Seafood chefs around the U.S. are paying a lot more attention to sustainability and the environment these days, but one group of fish-wielding chefs has yet to jump on the bandwagon: sushi chefs. Considering the vast quantities of tuna, salmon, shrimp, eel, and other creatures from the sea that Americans gobble down in the form of sushi, this is a major omission. What's worse, the global sushi trade relies heavily on fishing and farming methods that damage ecosystems and leave particularly massive carbon footprints.
Activists and consumers are starting to take note. Last month, two New York City teenagers became minor celebrities when they exposed the false labeling of fish at Manhattan sushi restaurants for a science project. And just last week, Greenpeace activists exposed the sale of unlabeled Atlantic bluefin tuna at one of the London eateries of sushi superstar Nobu Matsuhisa--a problem because there is growing evidence that the fish are endangered. Melissa Kogut, executive director of the nonprofit Chefs Collaborative in Boston, talks with restaurateurs around the country to help them make more sustainable purchasing decisions, but she has yet to encounter sushi chefs who are proactive on the issue. "It's crucial that more sushi industry folks have ocean-friendly seafood on their radar," she told me.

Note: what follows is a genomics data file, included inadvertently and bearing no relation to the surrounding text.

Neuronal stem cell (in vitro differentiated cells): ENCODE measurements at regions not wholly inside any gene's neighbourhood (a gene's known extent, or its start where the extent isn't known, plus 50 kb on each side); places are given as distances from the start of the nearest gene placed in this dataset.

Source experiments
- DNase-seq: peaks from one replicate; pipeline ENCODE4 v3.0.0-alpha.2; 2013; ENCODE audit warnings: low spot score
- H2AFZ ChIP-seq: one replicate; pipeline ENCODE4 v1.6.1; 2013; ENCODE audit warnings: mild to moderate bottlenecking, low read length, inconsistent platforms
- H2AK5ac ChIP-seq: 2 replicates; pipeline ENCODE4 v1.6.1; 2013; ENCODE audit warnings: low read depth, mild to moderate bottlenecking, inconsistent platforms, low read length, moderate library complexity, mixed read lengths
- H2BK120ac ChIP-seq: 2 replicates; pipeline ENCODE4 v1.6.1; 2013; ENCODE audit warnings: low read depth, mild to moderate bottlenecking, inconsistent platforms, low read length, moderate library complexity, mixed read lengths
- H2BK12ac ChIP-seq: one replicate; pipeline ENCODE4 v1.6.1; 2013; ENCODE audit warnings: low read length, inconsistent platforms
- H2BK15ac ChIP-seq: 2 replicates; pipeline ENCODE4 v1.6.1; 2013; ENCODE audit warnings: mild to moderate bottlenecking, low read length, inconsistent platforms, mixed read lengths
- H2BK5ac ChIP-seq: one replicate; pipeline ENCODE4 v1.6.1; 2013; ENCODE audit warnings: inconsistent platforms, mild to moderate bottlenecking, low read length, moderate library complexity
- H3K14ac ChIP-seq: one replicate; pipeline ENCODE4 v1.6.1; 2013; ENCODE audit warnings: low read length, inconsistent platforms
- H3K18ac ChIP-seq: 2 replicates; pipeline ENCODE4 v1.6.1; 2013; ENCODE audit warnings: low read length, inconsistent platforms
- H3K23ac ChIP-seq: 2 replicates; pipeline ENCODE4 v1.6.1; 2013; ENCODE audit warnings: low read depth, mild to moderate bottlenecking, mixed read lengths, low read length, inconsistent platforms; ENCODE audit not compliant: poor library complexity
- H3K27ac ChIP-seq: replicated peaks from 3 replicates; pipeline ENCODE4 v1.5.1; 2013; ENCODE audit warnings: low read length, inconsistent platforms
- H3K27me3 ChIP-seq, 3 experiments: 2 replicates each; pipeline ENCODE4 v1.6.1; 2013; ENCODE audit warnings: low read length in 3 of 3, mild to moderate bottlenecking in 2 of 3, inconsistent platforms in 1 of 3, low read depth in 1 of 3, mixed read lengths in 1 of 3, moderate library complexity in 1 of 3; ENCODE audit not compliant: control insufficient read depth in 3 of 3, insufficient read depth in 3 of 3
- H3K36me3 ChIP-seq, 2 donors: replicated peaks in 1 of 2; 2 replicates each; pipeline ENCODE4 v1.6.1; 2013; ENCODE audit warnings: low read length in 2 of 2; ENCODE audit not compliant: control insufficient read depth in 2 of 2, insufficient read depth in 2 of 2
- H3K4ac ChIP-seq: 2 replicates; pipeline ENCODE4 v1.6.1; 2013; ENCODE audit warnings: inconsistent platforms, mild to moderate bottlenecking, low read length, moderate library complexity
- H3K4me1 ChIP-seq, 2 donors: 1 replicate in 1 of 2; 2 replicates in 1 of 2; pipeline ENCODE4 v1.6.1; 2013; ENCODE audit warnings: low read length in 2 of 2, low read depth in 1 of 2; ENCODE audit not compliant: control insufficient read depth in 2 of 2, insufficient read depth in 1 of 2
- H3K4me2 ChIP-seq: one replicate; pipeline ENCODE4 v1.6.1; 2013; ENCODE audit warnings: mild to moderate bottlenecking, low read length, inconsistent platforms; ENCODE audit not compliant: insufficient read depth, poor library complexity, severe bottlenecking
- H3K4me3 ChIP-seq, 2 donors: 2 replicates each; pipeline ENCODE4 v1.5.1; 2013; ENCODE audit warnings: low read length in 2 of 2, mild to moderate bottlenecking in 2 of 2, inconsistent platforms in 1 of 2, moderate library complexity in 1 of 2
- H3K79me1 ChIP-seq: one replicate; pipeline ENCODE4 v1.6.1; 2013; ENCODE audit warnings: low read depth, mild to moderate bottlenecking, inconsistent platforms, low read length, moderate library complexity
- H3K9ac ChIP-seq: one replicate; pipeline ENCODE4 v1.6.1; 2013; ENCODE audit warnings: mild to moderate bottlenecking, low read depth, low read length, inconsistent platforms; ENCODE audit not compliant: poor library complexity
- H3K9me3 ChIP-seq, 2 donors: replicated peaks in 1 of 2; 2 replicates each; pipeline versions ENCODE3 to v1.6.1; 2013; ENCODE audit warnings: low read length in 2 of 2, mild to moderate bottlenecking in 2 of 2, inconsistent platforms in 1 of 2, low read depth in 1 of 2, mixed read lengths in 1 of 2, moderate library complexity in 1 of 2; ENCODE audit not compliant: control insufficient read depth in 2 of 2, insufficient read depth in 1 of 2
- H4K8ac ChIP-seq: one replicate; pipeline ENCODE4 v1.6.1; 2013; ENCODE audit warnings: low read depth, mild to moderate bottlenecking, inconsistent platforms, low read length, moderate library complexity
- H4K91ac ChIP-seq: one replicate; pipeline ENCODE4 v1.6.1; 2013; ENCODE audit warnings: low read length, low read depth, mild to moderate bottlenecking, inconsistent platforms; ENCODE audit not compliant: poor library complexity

::Dave Burdick Tries To Go Vegetarian Once A Week... You Know, For The Environment